Background: The prompt and accurate diagnosis of febrile illnesses should have the highest priority when dealing with returned travelers. However, traditional diagnostic procedures aided by collecting information from printed materials may have drawbacks. Here, we conducted a retrospective study to evaluate the diagnostic capability of the software, Global Infectious Disease and Epidemiology Network (GIDEON).
Method: We recruited a total of 98 febrile travelers in whom an infectious disease diagnosis had been confirmed by microbiology and/or serology. The presence or absence of symptoms/signs and laboratory abnormalities, travel destination, entry and departure dates, and the date of onset were input into updated versions of GIDEON.
Results: Overall, the correct diagnoses appeared on the differential diagnosis lists for 91% of the cases and ranked first for 52%. A correct diagnosis could be excluded from the differential diagnostic list by the presence of symptoms and signs irrelevant to the disease, which was demonstrated most clearly in a case of Lassa fever. We also found that a correct diagnosis can be listed lower than expected, probably due to the irrelevant database.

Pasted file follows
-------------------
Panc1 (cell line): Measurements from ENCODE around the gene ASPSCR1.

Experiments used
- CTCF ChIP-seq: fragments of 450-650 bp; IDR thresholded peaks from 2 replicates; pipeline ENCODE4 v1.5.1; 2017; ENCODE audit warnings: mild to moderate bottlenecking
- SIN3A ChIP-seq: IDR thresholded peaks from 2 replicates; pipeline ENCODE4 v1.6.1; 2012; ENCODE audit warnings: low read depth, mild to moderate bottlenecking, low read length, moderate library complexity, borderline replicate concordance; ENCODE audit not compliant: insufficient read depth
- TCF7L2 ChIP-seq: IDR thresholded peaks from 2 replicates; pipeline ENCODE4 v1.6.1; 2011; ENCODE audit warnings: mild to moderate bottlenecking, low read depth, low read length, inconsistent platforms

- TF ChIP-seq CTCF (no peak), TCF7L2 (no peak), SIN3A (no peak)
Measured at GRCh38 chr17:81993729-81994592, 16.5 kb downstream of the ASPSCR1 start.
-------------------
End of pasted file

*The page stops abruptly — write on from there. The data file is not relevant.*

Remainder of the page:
Conclusions: Improvements are required at the level of the developer and users are required to have adequate knowledge of infectious diseases for best use of the program. Despite these limitations, we believe that GIDEON is a novel and potentially powerful tool in infectious disease diagnosis.